6. Safdar N, O’Horo JC, Maki DG. Arterial catheter-related bloodstream infection: incidence, pathogenesis, risk factors and prevention. J Hosp Infect. 2013;85:189-195.

7. Avdikos G, Karatasakis A, Tsoumeleas A, et al. Radial artery occlusion after transradial coronary catheterization. Cardiovasc Diagn Ther. 2017;7:305-316.

8. Spaulding C, Lefevre T, Funck F, et al. Left radial approach for coronary angiography: results of a prospective study. Cathet Cardiovasc Diagn. 1996;39:365-370.

9. Slogoff S, Keats AS, Arlund C. On the safety of radial artery cannulation. Anesthesiology. 1983;59:42-47.

10. Bedford RF. Long-term radial artery cannulation: effects on subsequent vessel function. Crit Care Med. 1978;6:64-67.

11. Allen EV. Thromboangiitis obliterans: methods of diagnosis of chronic arterial lesions distal to the wrist with illustrative cases. Am J Med Sci. 1929;178:237-244.

12. Wright I. Vascular diseases in clinical practice. Chicago, IL: Year Book Medical Publishers; 1952.

13. Greenhow DE. Incorrect performance of Allen’s test—ulnar-artery flow erroneously presumed inadequate. Anesthesiology. 1972;37:356-357.

14. WHO Guidelines on Drawing Blood: Best Practices in Phlebotomy. Geneva, Switzerland: World Health Organization; 2010.

15. Wilkins RG. Radial artery cannulation and ischaemic damage: a review. Anaesthesia. 1985;40:896-899.

16. Abu-Omar Y, Mussa S, Anastasiadis K, et al. Duplex ultrasonography predicts safety of radial artery harvest in the presence of an abnormal Allen test. Ann Thorac Surg. 2004;77:116-119.

17. McGregor A. The Allen test: an investigation of its accuracy by fluorescein angiography. J Hand Surg. 1986;12:82-85. 

18. Nowak GS, Moorthy SS, McNiece WL. Use of pulse oximetry for assessment of collateral arterial flow. Anesthesiology. 1986;64:527.

19. Lawson D, Norley I, Korbon G, et al. Blood flow limits and pulse oximeter signal detection. Anesthesiology. 1987;67:599-603.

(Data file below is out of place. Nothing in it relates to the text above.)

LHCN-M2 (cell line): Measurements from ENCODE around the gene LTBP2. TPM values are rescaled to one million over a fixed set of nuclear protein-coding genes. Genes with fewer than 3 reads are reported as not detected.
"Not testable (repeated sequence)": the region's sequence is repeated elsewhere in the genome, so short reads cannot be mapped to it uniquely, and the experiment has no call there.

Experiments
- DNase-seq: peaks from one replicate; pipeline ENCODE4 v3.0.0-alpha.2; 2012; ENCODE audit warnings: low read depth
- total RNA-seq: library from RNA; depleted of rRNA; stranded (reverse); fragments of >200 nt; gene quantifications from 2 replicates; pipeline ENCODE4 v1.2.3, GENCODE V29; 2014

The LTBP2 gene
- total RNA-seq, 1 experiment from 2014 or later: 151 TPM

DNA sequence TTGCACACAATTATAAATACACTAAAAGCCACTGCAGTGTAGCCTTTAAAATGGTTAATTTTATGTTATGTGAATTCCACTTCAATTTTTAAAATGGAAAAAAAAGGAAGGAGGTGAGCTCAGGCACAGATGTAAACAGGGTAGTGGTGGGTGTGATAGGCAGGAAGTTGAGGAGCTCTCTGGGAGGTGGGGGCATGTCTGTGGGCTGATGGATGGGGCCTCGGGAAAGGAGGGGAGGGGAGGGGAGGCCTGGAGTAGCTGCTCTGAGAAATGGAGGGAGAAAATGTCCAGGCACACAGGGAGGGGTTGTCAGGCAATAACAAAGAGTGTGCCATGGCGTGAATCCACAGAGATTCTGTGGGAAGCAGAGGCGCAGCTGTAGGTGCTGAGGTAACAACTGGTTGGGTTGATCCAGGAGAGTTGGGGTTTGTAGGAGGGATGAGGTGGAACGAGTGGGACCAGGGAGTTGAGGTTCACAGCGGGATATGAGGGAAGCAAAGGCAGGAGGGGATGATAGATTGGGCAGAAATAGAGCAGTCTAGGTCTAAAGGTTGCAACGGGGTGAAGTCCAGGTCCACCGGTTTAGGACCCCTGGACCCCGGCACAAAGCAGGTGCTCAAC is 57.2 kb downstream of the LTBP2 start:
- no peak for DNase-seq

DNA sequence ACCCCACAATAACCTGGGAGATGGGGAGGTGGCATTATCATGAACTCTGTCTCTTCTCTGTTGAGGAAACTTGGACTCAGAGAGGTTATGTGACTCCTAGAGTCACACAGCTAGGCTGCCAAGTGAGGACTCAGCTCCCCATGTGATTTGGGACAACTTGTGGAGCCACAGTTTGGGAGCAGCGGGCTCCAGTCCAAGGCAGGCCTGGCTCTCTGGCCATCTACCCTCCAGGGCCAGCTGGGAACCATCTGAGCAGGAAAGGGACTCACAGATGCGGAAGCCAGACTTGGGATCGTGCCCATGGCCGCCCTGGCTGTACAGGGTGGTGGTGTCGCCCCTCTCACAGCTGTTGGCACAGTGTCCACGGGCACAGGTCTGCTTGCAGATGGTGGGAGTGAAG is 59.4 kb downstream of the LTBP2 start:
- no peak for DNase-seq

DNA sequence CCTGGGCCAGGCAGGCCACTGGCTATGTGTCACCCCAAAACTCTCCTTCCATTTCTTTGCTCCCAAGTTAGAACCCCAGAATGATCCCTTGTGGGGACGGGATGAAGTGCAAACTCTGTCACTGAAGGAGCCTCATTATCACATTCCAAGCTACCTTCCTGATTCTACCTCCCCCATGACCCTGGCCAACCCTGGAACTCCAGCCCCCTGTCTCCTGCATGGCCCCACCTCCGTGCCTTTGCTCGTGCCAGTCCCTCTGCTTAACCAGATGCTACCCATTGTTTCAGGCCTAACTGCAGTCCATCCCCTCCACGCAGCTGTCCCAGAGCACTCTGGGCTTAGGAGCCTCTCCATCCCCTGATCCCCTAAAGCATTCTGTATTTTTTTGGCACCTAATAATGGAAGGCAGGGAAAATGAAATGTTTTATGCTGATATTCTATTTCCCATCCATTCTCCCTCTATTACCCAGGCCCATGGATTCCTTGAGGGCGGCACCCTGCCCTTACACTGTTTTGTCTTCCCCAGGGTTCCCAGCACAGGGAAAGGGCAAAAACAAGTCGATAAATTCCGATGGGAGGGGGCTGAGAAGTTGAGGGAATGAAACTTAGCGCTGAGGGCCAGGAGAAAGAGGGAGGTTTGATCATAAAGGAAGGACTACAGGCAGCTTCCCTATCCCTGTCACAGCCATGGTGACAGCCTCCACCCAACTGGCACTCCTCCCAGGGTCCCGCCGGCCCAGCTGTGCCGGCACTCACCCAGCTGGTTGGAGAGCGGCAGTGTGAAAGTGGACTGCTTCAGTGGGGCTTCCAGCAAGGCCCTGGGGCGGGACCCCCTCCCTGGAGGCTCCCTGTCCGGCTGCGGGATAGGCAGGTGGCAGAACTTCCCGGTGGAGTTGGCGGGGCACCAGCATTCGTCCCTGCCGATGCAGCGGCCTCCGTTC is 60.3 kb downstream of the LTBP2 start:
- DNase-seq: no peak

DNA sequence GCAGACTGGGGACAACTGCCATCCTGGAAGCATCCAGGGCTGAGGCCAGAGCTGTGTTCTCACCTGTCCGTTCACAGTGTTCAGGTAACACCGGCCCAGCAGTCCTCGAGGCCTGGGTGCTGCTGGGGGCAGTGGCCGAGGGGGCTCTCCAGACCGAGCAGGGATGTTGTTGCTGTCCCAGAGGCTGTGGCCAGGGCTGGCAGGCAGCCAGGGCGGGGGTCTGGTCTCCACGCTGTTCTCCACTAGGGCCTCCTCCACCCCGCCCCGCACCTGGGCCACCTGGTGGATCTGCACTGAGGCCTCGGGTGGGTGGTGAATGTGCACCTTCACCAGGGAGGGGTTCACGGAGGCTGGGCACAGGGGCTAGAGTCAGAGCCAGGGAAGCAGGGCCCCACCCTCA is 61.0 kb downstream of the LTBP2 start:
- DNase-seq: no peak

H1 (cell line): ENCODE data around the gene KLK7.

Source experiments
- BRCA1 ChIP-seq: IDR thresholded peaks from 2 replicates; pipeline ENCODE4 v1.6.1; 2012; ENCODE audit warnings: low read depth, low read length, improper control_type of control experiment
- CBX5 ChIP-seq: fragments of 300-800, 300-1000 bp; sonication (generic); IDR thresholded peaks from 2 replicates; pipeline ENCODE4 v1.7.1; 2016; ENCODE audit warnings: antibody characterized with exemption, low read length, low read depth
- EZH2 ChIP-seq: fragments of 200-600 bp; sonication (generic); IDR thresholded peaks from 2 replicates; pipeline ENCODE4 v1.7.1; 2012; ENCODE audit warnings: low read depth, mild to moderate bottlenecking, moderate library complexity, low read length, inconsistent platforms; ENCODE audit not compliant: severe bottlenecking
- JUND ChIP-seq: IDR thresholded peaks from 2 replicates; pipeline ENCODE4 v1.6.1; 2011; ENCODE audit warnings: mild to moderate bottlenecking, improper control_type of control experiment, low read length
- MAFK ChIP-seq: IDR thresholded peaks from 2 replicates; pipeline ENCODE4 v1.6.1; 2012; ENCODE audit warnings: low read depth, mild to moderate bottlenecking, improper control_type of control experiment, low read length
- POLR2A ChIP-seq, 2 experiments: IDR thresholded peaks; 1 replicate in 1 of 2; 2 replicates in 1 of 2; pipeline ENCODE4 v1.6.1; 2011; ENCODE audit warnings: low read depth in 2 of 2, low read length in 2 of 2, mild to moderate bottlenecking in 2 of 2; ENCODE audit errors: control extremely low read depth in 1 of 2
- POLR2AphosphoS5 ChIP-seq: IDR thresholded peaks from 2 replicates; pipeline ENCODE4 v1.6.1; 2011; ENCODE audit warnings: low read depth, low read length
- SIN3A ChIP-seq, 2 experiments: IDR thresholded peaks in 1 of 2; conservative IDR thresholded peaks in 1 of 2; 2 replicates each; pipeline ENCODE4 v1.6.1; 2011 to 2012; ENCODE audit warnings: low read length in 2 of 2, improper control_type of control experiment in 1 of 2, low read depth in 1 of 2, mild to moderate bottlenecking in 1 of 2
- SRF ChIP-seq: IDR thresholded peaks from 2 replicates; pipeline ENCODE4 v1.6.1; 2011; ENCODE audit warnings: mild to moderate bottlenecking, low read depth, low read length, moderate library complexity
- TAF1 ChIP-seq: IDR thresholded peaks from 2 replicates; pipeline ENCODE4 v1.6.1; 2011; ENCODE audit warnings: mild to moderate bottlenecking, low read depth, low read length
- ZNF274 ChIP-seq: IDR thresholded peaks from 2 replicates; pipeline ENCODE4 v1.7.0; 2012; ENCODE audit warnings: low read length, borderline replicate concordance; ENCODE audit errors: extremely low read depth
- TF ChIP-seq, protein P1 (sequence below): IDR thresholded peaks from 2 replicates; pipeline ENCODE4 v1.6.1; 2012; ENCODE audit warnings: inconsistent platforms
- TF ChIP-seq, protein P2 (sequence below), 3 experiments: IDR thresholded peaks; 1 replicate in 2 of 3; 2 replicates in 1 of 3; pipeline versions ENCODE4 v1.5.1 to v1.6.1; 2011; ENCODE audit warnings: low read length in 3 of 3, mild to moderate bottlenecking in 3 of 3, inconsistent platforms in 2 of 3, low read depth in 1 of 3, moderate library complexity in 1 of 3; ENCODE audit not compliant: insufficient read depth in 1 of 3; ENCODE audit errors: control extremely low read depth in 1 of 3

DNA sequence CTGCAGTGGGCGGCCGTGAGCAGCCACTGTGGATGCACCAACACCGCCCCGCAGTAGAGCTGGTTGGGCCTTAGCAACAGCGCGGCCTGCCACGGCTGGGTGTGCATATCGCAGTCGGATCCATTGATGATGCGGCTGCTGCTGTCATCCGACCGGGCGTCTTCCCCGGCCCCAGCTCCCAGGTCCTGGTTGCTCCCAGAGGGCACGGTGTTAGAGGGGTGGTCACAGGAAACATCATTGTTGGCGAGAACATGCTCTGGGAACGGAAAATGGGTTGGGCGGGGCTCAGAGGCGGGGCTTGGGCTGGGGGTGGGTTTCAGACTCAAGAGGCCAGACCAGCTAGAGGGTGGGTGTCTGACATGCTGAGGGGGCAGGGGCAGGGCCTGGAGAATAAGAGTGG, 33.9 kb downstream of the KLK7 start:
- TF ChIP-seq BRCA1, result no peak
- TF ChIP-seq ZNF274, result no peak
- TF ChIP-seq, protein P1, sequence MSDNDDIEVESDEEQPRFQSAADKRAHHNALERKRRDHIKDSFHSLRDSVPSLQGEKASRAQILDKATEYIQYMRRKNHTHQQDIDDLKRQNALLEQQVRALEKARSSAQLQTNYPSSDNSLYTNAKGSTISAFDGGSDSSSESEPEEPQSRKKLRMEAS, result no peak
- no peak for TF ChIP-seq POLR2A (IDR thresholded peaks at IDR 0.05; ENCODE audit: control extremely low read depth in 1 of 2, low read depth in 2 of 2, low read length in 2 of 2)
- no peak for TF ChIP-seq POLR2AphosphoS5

20. Brodsky JB. A simple method to determine patency of the ulnar artery intraoperatively prior to radial-artery cannulation. Anesthesiology. 1975;42:626-627.

21. Brzezinski M, Luisetti T, London MJ. Radial artery cannulation: a comprehensive review of recent anatomic and physiologic investigations. Anesth Analg. 2009;109:1763-1781.

22. O’Horo JC, Maki DG, Krupp AE, et al. Arterial catheters as a source of bloodstream infection: a systematic review and meta-analysis. Crit Care Med. 2014;42:1334-1339.

23. O’Grady NP, Alexander M, Dellinger EP, et al. Guidelines for the prevention of intravascular catheter-related infections. MMWR Recomm Rep. 2002;51(RR-10):1-29.

24. Maki DG, Ringer M, Alvarado CJ. Prospective randomised trial of povidone-iodine, alcohol, and chlorhexidine for prevention of infection associated with central venous and arterial catheters. Lancet. 1991;338:339-343.

25. Maki DG, Mermel LA, Klugar D, et al. The efficacy of a chlorhexidine impregnated sponge (Biopatch) for the prevention of intravascular catheter-related infection—a prospective randomized controlled multicenter study [abstract]. Presented at the Interscience Conference on Antimicrobial Agents and Chemotherapy, American Society for Microbiology; 2000; Toronto, Ontario, Canada.

26. Jones RM, Hill AB, Nahrwol ML, et al. The effect of method of radial artery cannulation on postcannulation blood flow and thrombus formation. Anesthesiology. 1981;55:76-78.

27. Clemmesen L, Knudsen L, Sloth E, et al. Dynamic needle tip positioning—ultrasound guidance for peripheral vascular access. A randomized, controlled and blinded study in phantoms performed by ultrasound novices. Ultraschall in Med. 2012;33:E321-E325.

Todd Novak, MD
Department of Anesthesia Northshore University
Clinical Assistant Professor
University of Chicago Pritzker School of Medicine
Evanston, Illinois
(847) 570-2760;
Disclosures: None.

Luke Janik, MD
Department of Anesthesia Northshore University
Clinical Assistant Professor
University of Chicago Pritzker School of Medicine
Evanston, Illinois
(847) 570-2760;
Disclosures: None.


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Cardiac Interventions Today (ISSN 2572-5955 print and ISSN 2572-5963 online) is a publication dedicated to providing comprehensive coverage of the latest developments in technology, techniques, clinical studies, and regulatory and reimbursement issues in the field of coronary and cardiac interventions. Cardiac Interventions Today premiered in March 2007 and each edition contains a variety of topics in a flexible format, including articles covering various perspectives on current clinical topics, in-depth interviews with expert physicians, overviews of available technologies, industry news, and insights into the issues affecting today's interventional cardiology practices.